A team of South Korean experts has verified that there are no safety concerns with Japan's Fukushima wastewater discharge facility following the first round of water release that ended on September 11.
According to First Vice Minister for Government Policy and Coordination Park Gu-yeon on Wednesday, the verification was completed during the experts' visit to the permanent Fukushima office of the International Atomic Energy Agency(IAEA) and videoconference with IAEA headquarters.
The South Korean team reconfirmed the safety, despite bulges found at four points of the upper tank of the dilution facility, with the IAEA explaining that its own testing of samples from the upper tank showed tritium density levels similar to results from plant operator Tokyo Electric Power Company(TEPCO).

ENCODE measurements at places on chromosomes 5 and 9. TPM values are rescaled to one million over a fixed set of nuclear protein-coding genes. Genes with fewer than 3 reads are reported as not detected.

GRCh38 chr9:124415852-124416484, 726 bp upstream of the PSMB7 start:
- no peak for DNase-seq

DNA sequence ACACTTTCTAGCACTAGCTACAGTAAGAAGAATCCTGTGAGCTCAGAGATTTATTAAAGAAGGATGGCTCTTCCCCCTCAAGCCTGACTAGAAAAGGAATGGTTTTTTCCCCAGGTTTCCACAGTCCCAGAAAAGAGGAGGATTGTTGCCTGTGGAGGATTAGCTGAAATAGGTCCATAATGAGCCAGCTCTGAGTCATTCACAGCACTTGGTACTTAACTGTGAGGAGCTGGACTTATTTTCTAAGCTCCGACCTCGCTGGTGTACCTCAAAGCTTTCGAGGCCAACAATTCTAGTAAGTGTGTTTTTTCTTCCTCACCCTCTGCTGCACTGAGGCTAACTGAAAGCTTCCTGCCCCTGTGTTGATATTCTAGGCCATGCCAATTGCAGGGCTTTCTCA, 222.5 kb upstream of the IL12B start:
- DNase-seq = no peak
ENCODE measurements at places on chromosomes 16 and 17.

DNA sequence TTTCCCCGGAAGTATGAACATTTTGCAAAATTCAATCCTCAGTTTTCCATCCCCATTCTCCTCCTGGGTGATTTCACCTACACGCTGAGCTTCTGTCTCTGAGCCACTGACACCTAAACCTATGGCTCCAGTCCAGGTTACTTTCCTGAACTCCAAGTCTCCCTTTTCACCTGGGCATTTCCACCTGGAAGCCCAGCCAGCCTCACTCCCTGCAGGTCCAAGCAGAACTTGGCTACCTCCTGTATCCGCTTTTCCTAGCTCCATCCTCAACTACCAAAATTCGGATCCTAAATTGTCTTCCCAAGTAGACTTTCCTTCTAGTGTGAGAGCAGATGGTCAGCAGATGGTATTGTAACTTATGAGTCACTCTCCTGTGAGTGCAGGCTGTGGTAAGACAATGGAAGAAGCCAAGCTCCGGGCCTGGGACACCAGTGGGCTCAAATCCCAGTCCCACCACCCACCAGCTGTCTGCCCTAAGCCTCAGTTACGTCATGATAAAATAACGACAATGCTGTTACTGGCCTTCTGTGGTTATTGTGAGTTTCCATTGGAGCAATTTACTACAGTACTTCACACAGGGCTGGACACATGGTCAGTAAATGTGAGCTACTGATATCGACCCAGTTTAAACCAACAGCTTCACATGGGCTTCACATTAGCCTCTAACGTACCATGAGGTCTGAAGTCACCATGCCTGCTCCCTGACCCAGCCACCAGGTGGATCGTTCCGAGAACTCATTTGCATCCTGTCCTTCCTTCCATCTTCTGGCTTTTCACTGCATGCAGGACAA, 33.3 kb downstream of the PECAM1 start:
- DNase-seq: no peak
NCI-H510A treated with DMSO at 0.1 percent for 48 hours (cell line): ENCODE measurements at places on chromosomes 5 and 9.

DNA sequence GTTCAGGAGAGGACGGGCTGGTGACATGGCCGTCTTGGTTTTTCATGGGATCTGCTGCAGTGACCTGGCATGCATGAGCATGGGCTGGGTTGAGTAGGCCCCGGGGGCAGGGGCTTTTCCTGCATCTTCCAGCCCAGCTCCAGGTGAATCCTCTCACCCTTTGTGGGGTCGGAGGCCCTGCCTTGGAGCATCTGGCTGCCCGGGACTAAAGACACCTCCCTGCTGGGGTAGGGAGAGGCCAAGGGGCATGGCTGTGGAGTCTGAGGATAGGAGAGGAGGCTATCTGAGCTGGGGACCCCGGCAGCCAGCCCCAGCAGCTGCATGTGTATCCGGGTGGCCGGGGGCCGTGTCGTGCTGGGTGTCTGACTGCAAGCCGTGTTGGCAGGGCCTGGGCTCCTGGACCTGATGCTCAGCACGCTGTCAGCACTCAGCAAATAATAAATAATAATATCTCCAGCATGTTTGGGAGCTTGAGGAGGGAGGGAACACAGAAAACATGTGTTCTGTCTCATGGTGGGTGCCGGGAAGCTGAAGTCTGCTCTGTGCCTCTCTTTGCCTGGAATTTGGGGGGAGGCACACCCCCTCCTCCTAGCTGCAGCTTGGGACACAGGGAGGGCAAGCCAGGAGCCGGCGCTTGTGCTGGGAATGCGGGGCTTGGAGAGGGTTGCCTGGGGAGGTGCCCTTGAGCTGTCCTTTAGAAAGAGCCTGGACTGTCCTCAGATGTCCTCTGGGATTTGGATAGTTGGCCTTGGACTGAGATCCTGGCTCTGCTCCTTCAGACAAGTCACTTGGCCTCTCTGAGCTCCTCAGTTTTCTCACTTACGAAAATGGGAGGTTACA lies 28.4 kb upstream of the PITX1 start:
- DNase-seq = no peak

The experts also visited the Fukushima nuclear power plant to inspect key facilities used to transfer the wastewater and to check up on preparations for the second round of discharge, which began on October 5.
Based on data from TEPCO, Seoul verified that the second round of release was being carried out according to plan, with samples taken on Monday of seawater within a three-kilometer radius from the plant showing radiation levels below the standard.
From Monday through October 23, the IAEA is set to collect samples of seawater, deposits and fish around Fukushima to study the impact of discharge on the marine environment and verify TEPCO's adherence to the approved plan with agencies from South Korea, China and Canada.